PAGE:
Solar Energy: A leap of faith

Solar Energy: A leap of faith

solar energy

By Beatrice Ekwa Ekoko

(February 10, 2015) – What do many faith communities have in common besides shared teachings and philosophies that speak of caring for the earth?

Buildings of course, with rooftops-many of which are perfectly angled to receive the glorious light of the sun!

In Ontario, there are around 7000 religious organizations and of these, 137 have rooftop solar installations.

At Faith and the Common Good – an Ontario-based interfaith network of religious groups – the goal is to up this number.

Through their Greening Sacred Spaces (GSS) program, they’ve launched Renewable Energy Revival for Faith Communities to support Ontario’s diverse faith groups in becoming ‘solar energy’ community leaders.

GSS assists faith communities to be more sustainable in their places of worship; energy and water conservation, green audits, climate change action, divesting from fossil fuels, local food security, are just some of the work this charity delivers since 2005.

Already, of the faith communities known to have solar installations, 120 are in their network.

Thanks to Ontario’s Feed in Tariff (FIT) and Micro FIT programs (a 20-year contract with the government for renewable energy generation) faith communities continue to have a unique opportunity to be part of our clean energy future.

In recent years, through their existing Solar Faith Initiative, many faith communities have received mentoring in solar energy engagement (including educational events, case studies, presentations and so on).

Once a project has been paid off (around 9 years), the ongoing payments the religious group receives from the Independent Electricity Systems Operator (IESO) as the rooftop continues to generate power can be put towards financing initiatives and programs that fit with their mission-not only at their places of worship, but also in the broader community.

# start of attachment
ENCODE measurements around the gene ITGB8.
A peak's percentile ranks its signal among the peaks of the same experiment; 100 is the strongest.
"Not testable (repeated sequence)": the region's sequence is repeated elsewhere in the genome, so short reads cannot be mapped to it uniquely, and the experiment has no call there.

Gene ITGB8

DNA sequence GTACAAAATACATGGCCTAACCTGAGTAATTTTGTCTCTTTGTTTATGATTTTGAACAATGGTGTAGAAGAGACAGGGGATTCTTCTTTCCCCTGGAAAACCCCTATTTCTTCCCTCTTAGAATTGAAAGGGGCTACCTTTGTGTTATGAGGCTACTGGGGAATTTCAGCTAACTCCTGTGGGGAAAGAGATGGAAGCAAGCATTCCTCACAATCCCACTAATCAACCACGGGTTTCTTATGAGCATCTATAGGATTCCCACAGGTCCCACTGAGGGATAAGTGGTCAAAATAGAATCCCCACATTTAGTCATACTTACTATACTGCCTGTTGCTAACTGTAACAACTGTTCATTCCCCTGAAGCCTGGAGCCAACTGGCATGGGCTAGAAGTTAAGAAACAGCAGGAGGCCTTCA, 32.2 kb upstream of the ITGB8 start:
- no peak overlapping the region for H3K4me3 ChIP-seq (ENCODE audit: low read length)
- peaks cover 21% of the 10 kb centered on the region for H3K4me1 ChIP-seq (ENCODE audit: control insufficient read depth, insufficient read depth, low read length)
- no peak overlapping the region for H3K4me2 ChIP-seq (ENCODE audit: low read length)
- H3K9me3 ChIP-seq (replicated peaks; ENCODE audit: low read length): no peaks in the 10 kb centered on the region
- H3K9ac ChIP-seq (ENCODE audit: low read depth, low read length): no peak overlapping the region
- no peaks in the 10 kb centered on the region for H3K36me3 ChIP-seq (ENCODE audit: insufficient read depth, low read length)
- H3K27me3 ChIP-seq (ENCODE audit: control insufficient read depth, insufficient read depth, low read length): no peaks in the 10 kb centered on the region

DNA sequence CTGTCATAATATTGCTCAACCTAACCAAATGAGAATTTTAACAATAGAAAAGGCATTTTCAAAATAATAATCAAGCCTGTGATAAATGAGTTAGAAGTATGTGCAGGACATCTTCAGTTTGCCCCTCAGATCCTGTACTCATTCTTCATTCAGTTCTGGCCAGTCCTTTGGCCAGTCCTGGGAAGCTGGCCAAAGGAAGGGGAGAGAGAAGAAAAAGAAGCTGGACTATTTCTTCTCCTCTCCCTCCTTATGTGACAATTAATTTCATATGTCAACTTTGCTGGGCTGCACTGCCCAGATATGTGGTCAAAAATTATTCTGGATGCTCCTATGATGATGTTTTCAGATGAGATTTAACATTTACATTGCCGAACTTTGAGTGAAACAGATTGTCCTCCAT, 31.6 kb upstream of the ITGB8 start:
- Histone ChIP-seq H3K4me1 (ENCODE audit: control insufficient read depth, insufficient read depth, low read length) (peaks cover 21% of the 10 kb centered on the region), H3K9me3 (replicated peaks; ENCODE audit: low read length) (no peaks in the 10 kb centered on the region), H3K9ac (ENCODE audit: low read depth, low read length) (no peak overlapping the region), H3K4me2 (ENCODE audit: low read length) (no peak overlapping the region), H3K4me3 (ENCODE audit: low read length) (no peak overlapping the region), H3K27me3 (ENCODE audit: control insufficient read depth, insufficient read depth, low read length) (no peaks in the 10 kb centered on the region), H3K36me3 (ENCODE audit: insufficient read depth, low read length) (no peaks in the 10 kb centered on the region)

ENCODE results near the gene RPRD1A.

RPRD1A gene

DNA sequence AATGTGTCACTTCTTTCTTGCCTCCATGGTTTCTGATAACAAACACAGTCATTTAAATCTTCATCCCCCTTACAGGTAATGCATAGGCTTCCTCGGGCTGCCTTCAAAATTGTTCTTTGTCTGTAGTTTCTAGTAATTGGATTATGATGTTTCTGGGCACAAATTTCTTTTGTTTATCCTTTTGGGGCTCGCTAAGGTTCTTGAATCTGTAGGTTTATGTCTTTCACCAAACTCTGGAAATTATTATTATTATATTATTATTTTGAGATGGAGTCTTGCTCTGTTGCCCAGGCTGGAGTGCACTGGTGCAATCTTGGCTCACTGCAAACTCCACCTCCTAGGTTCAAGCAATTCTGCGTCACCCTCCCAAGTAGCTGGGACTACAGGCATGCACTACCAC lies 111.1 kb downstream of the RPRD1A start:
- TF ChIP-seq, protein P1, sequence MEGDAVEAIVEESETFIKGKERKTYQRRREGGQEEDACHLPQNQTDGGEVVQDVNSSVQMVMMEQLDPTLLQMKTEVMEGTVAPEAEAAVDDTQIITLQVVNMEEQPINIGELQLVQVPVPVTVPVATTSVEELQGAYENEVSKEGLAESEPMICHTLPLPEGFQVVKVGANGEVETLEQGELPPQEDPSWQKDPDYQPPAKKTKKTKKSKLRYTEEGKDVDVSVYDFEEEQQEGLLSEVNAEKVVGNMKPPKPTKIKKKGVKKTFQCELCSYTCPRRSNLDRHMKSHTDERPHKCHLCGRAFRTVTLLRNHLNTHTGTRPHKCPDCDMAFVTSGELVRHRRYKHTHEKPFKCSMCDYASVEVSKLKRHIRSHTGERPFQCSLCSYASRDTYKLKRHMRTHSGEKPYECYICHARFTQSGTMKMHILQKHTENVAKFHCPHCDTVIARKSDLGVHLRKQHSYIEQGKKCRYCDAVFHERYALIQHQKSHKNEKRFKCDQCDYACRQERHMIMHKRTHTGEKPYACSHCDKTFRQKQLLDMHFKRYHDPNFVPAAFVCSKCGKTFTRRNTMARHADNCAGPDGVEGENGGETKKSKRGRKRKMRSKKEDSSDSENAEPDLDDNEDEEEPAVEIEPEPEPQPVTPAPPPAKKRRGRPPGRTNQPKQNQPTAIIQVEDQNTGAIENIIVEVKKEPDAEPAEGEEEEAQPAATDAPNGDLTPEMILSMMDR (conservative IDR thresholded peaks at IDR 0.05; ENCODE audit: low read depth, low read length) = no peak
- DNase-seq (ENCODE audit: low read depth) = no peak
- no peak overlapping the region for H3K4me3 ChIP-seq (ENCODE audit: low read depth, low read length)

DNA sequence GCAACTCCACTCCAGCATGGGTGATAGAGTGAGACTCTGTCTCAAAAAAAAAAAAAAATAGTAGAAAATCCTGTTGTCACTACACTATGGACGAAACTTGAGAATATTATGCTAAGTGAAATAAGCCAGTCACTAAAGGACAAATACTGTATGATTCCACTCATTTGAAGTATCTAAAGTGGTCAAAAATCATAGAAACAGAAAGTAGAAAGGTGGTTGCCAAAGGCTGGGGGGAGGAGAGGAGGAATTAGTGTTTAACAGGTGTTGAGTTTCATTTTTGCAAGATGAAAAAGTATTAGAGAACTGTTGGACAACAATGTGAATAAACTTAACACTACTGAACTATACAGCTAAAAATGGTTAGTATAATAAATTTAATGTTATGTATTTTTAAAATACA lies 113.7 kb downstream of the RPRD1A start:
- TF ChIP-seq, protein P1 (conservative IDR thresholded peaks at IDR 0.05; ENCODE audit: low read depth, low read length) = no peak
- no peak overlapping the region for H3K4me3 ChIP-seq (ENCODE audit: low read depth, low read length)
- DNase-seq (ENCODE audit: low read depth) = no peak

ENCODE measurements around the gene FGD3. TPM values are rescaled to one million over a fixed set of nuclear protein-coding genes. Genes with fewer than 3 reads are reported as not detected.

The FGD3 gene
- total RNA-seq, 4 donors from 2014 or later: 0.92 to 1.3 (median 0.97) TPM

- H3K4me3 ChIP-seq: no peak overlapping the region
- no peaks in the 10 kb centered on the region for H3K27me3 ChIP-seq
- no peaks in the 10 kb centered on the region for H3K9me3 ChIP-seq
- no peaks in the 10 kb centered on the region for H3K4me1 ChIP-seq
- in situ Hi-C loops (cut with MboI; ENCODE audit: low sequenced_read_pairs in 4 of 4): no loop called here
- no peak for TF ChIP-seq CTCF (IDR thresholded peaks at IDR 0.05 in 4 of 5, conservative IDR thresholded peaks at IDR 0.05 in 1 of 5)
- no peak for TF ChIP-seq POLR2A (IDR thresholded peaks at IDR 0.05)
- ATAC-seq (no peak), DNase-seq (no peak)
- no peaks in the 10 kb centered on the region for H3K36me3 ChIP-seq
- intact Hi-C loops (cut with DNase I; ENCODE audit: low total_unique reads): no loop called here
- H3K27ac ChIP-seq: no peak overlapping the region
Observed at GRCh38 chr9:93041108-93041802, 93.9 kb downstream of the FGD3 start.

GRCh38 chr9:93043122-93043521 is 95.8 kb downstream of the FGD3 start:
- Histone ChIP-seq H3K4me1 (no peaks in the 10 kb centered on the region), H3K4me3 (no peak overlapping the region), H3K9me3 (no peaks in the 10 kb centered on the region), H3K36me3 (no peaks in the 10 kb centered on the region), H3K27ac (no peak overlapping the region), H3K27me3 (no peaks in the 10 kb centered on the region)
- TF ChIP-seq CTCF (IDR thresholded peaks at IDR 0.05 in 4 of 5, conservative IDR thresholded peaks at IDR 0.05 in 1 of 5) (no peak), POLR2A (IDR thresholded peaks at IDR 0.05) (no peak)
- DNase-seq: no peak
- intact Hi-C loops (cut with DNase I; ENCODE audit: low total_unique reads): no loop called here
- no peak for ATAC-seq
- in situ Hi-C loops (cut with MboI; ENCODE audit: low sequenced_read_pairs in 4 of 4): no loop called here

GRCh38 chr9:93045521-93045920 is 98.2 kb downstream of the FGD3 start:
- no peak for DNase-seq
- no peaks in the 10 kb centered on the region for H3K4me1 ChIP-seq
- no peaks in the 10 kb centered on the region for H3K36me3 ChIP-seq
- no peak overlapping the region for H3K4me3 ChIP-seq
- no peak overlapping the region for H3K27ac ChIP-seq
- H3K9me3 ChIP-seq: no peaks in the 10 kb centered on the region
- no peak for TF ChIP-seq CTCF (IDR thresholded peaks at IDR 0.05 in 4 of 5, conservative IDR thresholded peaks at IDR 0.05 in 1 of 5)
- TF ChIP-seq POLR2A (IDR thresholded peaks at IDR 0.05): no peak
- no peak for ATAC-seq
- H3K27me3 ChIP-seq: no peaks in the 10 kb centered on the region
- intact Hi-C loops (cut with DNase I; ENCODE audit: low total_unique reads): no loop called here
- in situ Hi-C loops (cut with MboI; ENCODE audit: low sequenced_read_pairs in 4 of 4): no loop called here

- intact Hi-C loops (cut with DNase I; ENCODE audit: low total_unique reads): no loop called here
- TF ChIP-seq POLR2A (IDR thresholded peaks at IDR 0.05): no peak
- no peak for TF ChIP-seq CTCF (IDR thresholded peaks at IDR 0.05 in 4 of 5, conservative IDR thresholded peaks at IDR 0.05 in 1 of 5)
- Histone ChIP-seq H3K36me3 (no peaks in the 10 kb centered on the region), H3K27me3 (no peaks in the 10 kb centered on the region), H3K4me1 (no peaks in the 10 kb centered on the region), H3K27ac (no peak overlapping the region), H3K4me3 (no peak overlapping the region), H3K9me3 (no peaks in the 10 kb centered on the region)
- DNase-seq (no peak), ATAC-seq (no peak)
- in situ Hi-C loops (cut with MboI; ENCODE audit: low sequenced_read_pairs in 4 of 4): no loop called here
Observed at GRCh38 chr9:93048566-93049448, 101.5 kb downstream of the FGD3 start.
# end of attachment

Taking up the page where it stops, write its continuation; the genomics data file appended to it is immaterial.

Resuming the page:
It’s a win-win situation so why haven’t more faith groups seen the light?

It seems like the excitement of the early adapters has somewhat faded.

Confidence in the program is undermined possibly because of a perceived high risk of failure.

Could it be due to the negative media stories that focus on policy implementation delays and unsuccessful FIT applications?

Revitalizing Solar for Faith Groups project aims to counteract the stalled momentum and negative perception of solar energy initiatives.

Because of the natural fit between faith groups and the FIT program, faith communities need encouragement and support to act as community role models towards less carbon-intense energy generation.

Building on their previous work-this new, yearlong initiative engages faith communities and their key decision makers by increasing knowledge and raising awareness around the role faith communities of all backgrounds are playing in contributing to a clean energy future.

Stay tuned for inspiring stories to come through Revitalizing Solar for Faith Groups about those faith groups that have already been through the process of putting up a solar energy system.

If you are a faith community looking to participate in solar, or have a solar story to tell, Revitalizing Solar for Faith Groups wants to hear from you.

Remember, there are other ways to participate in a clean energy future. One way faith groups are getting involved is by buying solar bonds from a renewable energy cooperative near you.

Visit Faith and the Common Good to learn more about the project.

[Beatrice Ekwa Ekoko is a Project Manager at Environment Hamilton. She is currently assisting faith groups green their places of worship through the Greening Sacred Spaces project. She is also working on the Eco-Theatre initiative, bringing environment, youth, and theatre together. This article was originally published on the Ontario Sustainable Energy Association (OSEA) website and is re-printed on with the permission of the author].